Category: Consumer and money matters

When insurance will pay, why not?

Last week I wrote about a misunderstanding with an audiologist at the office that sold me hearing aids three years ago. When the hearing aids came back from a factory check, she asked me to get a referral from my primary care physician. I thought that was because the devices needed reprogramming; she thought I... Read more »

Don't tidy your place for me

For the last few of my building’s monthly game nights, only two of us showed up. Before he moved out of town in mid-December, my game-playing partner invited me to his apartment for a meal and a last game of Scrabble. The invitation for that evening was issued spontaneously during his workday, so he had... Read more »

Sizing up Social Security’s lump-sum offer

I’ve waited to apply for Social Security benefits to get the maximum monthly payout. Benefits increase 8 percent a year between one’s full retirement age (66 for me) and age 70. With my 70th birthday on the horizon (a subject for another post), it was time to apply. A staffer at the downtown Chicago Social... Read more »
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Are you advising relatives about college applications?

College application season is under way. Though the topic seems ill suited for a blog titled Retired in Chicago, you may have children or grandchildren you’re advising about college.  Having worked at universities for 30 years, and having recently observed my two nieces’ experiences, I have opinions about applying to colleges. (Apologies to my nieces... Read more »

The frustration of proving I’m me to Equifax

You may have heard that as of September 21, the three major credit reporting bureaus are offering free credit freezes. Unless you’re planning to apply for credit in the near future, a freeze is advisable. It makes it harder for identity thieves to open accounts in your name. At the end of September, I started with... Read more »

Hoping for better luck next year with DIY tax preparation

It was going on late afternoon, and I was still in my pajamas. Not that I’d been lazy — on the contrary, I’d been very occupied. I was filling out the 1040 using software from the IRS website. And everything had gone badly. “Let Free File do the hard work for you” the IRS site says. Indeed,... Read more »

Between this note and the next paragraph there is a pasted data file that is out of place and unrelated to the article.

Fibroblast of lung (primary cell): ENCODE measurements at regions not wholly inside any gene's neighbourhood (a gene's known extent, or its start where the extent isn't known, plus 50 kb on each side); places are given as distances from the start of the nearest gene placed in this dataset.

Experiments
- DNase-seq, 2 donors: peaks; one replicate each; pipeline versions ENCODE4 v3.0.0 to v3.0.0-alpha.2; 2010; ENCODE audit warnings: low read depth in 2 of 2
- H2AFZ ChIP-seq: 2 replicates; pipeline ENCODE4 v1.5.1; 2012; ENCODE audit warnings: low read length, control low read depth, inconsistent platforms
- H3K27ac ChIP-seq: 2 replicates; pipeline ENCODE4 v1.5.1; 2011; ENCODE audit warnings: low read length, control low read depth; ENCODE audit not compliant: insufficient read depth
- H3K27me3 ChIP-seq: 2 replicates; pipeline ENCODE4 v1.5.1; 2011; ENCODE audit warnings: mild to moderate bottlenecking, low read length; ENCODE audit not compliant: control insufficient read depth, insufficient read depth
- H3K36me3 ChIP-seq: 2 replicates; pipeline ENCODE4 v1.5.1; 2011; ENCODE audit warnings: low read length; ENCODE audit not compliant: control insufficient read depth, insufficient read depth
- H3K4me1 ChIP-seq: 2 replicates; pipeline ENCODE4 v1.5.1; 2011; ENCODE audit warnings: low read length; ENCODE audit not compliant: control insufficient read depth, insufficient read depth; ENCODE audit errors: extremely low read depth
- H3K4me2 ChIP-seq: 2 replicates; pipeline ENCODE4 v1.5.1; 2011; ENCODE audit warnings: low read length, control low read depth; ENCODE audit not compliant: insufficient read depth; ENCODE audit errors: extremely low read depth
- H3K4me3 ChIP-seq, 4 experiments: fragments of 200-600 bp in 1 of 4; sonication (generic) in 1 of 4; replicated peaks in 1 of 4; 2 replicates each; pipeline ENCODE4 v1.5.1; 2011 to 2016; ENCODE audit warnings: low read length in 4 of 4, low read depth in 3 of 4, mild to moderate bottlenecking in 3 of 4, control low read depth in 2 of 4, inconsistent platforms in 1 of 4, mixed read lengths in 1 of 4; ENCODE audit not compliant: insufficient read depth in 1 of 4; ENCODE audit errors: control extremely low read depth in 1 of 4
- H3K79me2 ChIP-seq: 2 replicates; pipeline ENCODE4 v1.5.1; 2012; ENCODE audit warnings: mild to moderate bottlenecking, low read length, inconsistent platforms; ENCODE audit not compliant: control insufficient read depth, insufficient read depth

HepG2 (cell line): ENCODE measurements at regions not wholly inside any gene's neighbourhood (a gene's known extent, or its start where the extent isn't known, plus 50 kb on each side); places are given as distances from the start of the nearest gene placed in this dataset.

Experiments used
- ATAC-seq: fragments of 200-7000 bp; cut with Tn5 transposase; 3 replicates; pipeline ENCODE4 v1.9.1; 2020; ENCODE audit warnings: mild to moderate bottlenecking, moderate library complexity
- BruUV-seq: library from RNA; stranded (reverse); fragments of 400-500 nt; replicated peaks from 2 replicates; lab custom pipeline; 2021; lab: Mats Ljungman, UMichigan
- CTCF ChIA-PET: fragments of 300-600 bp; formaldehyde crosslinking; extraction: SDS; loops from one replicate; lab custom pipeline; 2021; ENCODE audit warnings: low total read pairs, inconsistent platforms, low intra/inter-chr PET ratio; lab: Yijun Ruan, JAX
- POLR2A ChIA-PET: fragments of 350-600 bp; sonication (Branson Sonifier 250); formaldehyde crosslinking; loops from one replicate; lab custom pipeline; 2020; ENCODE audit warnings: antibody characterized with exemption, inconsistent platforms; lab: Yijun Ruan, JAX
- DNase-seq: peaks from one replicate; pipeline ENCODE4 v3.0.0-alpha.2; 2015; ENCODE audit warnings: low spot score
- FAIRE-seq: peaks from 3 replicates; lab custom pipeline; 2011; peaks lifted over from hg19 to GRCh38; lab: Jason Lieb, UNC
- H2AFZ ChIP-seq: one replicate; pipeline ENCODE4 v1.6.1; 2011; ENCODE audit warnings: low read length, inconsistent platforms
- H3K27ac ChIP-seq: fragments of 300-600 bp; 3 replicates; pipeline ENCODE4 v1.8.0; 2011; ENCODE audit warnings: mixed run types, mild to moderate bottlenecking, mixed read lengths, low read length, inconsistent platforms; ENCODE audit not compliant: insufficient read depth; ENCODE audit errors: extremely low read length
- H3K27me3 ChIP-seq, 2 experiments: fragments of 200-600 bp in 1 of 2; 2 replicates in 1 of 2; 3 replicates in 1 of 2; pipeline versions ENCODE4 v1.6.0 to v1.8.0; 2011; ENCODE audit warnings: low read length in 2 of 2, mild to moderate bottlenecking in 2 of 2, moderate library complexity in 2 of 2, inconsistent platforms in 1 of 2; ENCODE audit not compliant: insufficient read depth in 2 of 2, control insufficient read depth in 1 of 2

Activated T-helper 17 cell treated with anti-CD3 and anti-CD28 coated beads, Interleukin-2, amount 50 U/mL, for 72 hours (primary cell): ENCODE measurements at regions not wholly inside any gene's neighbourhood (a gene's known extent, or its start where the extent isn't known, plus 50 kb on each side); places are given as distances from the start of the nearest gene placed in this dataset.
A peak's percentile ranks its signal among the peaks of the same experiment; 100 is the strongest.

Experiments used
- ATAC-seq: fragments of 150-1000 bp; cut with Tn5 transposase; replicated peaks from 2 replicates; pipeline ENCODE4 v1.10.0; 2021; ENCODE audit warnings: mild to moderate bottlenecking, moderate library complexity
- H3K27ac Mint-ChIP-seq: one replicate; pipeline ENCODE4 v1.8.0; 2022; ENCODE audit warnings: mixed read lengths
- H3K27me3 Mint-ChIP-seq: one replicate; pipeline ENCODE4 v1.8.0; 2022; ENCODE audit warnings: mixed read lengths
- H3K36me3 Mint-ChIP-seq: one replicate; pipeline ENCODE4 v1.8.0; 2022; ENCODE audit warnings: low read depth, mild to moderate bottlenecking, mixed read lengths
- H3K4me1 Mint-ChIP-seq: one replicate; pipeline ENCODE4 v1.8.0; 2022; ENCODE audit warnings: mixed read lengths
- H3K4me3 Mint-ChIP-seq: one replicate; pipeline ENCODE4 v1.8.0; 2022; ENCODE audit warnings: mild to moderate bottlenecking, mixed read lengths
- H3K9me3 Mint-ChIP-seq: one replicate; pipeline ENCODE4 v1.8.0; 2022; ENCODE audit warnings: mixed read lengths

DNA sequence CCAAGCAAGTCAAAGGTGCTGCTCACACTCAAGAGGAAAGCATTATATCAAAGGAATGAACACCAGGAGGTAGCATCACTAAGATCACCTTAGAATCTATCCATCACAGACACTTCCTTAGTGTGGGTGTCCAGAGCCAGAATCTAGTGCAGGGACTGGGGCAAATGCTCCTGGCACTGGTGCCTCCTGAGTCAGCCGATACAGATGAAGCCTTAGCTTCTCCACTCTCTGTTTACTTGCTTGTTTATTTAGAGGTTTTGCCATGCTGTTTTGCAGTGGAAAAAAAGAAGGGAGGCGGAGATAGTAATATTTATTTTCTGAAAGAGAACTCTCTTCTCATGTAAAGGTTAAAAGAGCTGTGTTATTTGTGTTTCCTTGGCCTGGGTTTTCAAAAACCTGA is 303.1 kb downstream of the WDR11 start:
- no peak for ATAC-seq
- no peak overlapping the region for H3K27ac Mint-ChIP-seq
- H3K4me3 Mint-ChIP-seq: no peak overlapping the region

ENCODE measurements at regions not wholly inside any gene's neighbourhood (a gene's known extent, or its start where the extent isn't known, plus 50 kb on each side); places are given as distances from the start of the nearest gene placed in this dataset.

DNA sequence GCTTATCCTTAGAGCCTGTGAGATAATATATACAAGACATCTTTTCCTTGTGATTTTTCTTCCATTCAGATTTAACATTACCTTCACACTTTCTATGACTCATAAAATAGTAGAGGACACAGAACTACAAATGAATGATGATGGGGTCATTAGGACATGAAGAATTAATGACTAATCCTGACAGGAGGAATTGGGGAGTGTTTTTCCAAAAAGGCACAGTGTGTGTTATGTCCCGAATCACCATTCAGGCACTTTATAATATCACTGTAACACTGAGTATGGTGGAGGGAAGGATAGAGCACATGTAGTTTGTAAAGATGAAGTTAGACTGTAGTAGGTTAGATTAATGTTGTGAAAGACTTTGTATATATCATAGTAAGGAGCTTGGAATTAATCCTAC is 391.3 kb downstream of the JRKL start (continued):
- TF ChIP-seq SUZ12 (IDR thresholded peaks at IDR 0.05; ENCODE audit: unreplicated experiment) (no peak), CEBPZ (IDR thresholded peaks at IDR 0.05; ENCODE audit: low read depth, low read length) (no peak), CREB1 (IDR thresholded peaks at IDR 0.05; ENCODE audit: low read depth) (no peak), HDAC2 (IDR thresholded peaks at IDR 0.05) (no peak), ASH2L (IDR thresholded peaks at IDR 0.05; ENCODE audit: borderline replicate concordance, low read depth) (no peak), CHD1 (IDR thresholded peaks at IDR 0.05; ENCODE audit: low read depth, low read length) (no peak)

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Trust your gut when choosing a financial adviser

The first time I met with Whitlee, a certified financial planner at Fidelity Investments, she said that her predecessor had left this note in my file: She doesn’t want to be contacted or see us often. It’s now a couple of years later, and when I saw Whitlee last week for our annual visit, I... Read more »

Credit monitoring: tedious, time-consuming, and necessary

As I write, there is a pile of clippings next to the keyboard that I look at as if they were radioactive. They’re filled with recommendations for protecting ourselves following the Equifax breach. The earliest clipping is from shortly after the breach became public September 7. Then I got as far as step 1 of... Read more »

You can use your phone and still conserve data

After spending several hours the last week exploring how to stay within the data cap on my smartphone plan, I’ve been wondering what people do when they’re tech amateurs. Not that I’m so savvy, but I will try to tackle problems. Do other people just buy a more generous data plan? Do they have a... Read more »
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Beware of buying clubs

When I was visiting my parents a couple of months ago, my 89-year-old mother pointed to a pile of magazines she didn’t remember subscribing to: Wired (she has neither computer nor smartphone); Vogue, Allure, Elle, and Women’s Health (not exactly targeted to her age group); Bon Appétit (she hardly cooks anymore); and others. She wanted... Read more »